AH Bull joins the Partnership


AH Bull was a small department store in Reading, Berkshire. It was one of 15 other branches that joined the Partnership as a result of the acquisition of the Selfridge Provincial Stores Group (SPS) in 1940. Although some information is available in the archives about AH Bull, we are always on the lookout for more. Therefore, if you have any further information or photographs of AH Bull during its years in the Partnership, please feel free to comment below.


AH Bull joined the Partnership with a yearly turnover of £191,708 in 1939. Despite the shop’s proximity to London and the dangers that this brought in the turbulent years of the Second World War, sales were often good. In fact in early 1940, extra premises were purchased in order to increase selling space. The snippet below effectively highlights the impact of panic buying on store figures. Often, the context of the war directly determined the shop’s fortunes, a familiar story for most retailers during this difficult period.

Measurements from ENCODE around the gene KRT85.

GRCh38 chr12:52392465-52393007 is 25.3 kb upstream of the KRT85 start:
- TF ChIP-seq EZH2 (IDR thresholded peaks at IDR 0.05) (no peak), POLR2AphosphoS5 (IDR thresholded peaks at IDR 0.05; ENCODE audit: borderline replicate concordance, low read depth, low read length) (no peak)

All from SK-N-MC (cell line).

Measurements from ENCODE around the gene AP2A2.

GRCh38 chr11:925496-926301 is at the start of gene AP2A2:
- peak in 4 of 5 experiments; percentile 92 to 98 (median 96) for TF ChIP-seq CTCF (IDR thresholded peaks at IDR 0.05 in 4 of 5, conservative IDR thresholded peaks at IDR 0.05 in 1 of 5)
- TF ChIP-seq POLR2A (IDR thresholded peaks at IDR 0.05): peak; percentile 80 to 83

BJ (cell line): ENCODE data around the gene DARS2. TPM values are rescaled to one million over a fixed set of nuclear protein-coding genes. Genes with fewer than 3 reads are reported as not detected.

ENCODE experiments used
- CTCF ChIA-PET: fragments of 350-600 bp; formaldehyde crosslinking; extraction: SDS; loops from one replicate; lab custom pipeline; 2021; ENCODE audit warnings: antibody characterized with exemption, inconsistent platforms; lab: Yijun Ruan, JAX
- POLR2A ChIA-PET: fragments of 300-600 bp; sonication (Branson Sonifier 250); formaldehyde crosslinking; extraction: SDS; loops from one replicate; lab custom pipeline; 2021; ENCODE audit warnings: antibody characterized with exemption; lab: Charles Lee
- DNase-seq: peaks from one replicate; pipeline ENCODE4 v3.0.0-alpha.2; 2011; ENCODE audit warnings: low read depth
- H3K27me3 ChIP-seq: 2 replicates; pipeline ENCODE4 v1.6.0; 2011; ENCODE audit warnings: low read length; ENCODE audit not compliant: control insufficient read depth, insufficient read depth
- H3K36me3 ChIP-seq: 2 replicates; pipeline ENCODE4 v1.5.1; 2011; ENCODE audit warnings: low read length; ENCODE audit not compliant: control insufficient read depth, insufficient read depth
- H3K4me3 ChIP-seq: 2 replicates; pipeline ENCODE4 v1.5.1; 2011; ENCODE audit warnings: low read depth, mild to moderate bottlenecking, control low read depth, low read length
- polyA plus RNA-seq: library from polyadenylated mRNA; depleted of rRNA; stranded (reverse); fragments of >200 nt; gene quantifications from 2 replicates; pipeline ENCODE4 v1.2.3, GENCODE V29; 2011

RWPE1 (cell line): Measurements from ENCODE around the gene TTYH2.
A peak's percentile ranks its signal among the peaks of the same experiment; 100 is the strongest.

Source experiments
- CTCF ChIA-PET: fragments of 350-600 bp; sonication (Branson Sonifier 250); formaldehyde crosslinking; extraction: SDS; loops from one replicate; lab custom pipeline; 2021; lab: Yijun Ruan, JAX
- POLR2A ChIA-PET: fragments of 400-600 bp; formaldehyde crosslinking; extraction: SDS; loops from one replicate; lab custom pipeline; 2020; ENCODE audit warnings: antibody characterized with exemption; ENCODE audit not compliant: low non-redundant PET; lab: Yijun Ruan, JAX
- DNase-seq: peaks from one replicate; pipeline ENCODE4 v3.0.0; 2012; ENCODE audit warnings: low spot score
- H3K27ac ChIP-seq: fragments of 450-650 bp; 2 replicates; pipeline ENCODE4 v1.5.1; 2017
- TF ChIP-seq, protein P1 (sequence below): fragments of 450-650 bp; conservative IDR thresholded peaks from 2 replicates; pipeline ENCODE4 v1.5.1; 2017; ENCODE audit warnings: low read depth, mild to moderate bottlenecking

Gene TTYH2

Trade increases repreated in 1941. Trade flucuated according to wartime conditions

Events and exhibitions

Like many other of the Partnership branches, AH Bull put considerable effort into running wartime events in-store. The purpose of these events was to increase public awareness about the war going on abroad, as well as the impact that it was having at home. Such exhibitions were also often used to raise funds for wartime charities such as the Red Cross. But most significantly for the Partnership, these events brought numbers into the shop, and the impact that this could have on sales was significant. For example, the Gazette of 20th March 1943 announced the opening of a ‘Paper Goes To War’ Exhibition at AH Bull. The Gazette declared:

‘The thousands of visitors who paid a visit to our shop to see this very interesting and instructive Exhibition will, we feel, understand better why there is such a shortage of paper for their parcels. They saw the various types of wrapping paper needed for the war effort and the amazing multitude of uses to which waste-paper is now put!’

These ‘thousands of visitors’ were the customers that helped businesses survive the harshness of the Second World War.

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